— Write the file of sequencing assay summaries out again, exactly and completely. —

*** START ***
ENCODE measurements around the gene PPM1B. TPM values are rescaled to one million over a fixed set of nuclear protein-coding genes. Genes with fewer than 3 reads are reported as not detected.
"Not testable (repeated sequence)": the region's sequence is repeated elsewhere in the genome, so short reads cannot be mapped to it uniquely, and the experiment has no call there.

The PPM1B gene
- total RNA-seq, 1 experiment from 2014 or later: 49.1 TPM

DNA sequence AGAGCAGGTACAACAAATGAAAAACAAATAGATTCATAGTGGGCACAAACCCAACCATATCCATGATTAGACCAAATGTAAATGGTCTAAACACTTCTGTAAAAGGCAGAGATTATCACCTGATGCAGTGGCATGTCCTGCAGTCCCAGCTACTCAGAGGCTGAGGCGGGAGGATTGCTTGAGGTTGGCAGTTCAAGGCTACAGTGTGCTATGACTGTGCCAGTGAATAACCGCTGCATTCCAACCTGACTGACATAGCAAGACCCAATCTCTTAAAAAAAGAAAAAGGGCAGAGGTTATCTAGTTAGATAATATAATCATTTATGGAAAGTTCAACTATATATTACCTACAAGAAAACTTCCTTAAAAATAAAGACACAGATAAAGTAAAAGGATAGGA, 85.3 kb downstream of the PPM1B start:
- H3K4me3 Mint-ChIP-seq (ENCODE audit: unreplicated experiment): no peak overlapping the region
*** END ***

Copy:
ENCODE measurements around the gene PPM1B. TPM values are rescaled to one million over a fixed set of nuclear protein-coding genes. Genes with fewer than 3 reads are reported as not detected.
"Not testable (repeated sequence)": the region's sequence is repeated elsewhere in the genome, so short reads cannot be mapped to it uniquely, and the experiment has no call there.

The PPM1B gene
- total RNA-seq, 1 experiment from 2014 or later: 49.1 TPM

DNA sequence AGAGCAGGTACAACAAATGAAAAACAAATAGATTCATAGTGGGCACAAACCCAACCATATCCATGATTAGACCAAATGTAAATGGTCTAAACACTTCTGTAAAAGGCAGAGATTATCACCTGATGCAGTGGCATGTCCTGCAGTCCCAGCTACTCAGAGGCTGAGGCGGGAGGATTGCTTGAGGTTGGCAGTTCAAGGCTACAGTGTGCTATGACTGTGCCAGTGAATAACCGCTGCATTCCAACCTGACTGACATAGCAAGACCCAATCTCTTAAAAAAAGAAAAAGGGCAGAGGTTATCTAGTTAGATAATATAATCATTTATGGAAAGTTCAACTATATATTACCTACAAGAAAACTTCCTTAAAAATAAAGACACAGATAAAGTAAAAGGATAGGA, 85.3 kb downstream of the PPM1B start:
- H3K4me3 Mint-ChIP-seq (ENCODE audit: unreplicated experiment): no peak overlapping the region